Cyrillic script, Letters

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Summary

The Cyrillic script is an alphabetic writing system employed across Eastern Europe , North and Central Asian countries. It is based on the Early Cyrillic, which was developed in the First Bulgarian Empire during the 9th century AD at the Preslav Literary School. It is the basis of alphabets used in various languages, past and present, in parts of the Balkans and Northern Eurasia, especially those of Slavic origin, and non-Slavic languages influenced by Russian. , around 252 million people in Eurasia use it as the official alphabet for their national languages. About half of them are in Russia. Cyrillic is one of the [[List of writing systems#List of writing scripts by adoption|most used writing syst

Details

Cyrillic script spread throughout the East and South Slavic territories, being adopted for writing local languages, such as the Old East Slavic. Its adaptation to local languages produced a number of Cyrillic alphabets, discussed hereafter.

Capital and lowercase letters were not distinguished in old manuscripts.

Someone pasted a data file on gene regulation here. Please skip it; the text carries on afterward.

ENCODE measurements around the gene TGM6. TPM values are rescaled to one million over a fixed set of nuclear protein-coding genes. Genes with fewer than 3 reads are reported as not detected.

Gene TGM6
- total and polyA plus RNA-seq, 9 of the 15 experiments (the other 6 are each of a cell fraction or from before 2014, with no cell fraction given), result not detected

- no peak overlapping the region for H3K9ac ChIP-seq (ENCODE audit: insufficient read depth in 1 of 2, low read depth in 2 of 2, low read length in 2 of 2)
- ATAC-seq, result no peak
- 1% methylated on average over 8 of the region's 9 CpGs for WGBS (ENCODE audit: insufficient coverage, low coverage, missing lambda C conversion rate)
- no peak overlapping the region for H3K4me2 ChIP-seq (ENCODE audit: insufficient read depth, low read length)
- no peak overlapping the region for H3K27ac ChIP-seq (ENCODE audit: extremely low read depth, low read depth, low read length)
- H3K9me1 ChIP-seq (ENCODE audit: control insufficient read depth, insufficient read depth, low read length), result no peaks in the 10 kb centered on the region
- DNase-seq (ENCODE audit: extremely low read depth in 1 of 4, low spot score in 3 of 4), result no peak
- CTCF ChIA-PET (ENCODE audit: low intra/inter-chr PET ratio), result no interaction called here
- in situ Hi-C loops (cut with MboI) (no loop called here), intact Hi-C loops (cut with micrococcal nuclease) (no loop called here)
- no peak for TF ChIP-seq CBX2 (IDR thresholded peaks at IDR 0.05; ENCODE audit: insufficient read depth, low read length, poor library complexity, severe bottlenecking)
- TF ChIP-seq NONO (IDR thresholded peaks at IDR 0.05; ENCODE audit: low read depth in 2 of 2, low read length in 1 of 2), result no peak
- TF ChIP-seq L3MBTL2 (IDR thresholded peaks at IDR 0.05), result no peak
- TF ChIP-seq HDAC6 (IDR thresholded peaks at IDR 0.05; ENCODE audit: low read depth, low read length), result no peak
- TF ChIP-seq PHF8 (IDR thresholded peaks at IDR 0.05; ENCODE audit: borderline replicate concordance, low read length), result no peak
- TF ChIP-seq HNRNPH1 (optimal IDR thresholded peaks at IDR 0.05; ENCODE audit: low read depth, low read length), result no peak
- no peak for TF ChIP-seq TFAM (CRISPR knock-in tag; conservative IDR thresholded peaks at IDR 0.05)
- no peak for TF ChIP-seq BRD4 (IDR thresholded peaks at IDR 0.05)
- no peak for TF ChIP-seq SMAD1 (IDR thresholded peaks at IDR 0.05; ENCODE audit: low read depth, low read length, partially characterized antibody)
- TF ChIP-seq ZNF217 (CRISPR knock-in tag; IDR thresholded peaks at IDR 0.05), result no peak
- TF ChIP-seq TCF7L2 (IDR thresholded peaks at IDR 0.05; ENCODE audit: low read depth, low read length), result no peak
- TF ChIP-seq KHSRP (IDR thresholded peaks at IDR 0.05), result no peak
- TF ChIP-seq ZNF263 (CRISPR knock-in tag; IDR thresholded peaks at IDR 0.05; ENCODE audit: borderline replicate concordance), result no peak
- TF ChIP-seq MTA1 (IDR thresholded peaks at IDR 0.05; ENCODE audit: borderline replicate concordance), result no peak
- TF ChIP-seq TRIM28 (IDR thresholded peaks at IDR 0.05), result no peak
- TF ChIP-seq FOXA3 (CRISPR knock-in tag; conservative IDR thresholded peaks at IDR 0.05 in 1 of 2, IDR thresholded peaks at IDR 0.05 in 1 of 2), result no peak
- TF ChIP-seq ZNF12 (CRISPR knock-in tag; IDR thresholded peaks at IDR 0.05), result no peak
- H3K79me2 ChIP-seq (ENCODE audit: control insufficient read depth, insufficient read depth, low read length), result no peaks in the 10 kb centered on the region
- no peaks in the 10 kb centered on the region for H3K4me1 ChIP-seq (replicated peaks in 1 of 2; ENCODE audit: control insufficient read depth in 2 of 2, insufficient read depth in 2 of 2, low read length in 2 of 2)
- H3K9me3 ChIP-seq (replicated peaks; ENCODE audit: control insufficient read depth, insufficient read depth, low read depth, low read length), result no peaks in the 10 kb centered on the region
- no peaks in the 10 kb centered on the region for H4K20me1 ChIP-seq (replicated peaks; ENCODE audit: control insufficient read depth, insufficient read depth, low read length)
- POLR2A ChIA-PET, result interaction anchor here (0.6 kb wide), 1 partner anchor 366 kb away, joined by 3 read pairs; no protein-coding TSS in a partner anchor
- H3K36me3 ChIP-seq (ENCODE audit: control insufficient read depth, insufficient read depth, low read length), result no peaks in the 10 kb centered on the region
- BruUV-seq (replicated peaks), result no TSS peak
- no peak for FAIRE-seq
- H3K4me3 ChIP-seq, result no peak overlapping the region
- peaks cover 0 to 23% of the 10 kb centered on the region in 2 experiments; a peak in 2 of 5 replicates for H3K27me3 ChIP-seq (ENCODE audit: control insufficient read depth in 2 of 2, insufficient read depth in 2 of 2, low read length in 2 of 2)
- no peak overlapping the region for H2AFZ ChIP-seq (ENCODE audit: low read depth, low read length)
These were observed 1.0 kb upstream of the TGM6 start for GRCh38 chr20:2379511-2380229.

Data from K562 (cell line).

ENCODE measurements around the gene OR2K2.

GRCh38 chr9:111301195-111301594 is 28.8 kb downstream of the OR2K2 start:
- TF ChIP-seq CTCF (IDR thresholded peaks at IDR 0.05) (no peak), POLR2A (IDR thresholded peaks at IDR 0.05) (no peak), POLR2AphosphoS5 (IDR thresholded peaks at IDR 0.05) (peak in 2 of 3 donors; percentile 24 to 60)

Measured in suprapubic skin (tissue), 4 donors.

Yeri () was originally a ligature of Yer and I ( + = ). Iotation was indicated by ligatures formed with the letter I: (not ancestor of modern Ya, Я, which is derived from ), , (ligature of and ), , . Many letters had variant forms and commonly used ligatures, for example = = , = , = .

The letters also had numeric values, based not on Cyrillic alphabetical order, but inherited from the letters' Greek ancestors.

The early Cyrillic alphabet is difficult to represent on computers. Many of the letterforms differed from modern Cyrillic, varied a great deal in manuscripts, and changed over time. Few fonts include adequate glyphs to reproduce the alphabet. In accordance with Unicode policy, the standard does not include letterform variations or ligatures found in manuscript sources unless they can be shown to conform to the Unicode definition of a character.

The Unicode 5.1 standard, released on 4 April 2008, greatly improves computer support for the early Cyrillic and the modern Church Slavonic language. In Microsoft Windows, Segoe UI is notable for having complete support for the archaic Cyrillic letters since Windows 8.

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External Links

  • WikipediaThe Cyrillic Charset SoupTransliteration of Non-Roman ScriptsHistory and development of the Cyrillic alphabetdata entry in Old Cyrillic / Стара Кирилица

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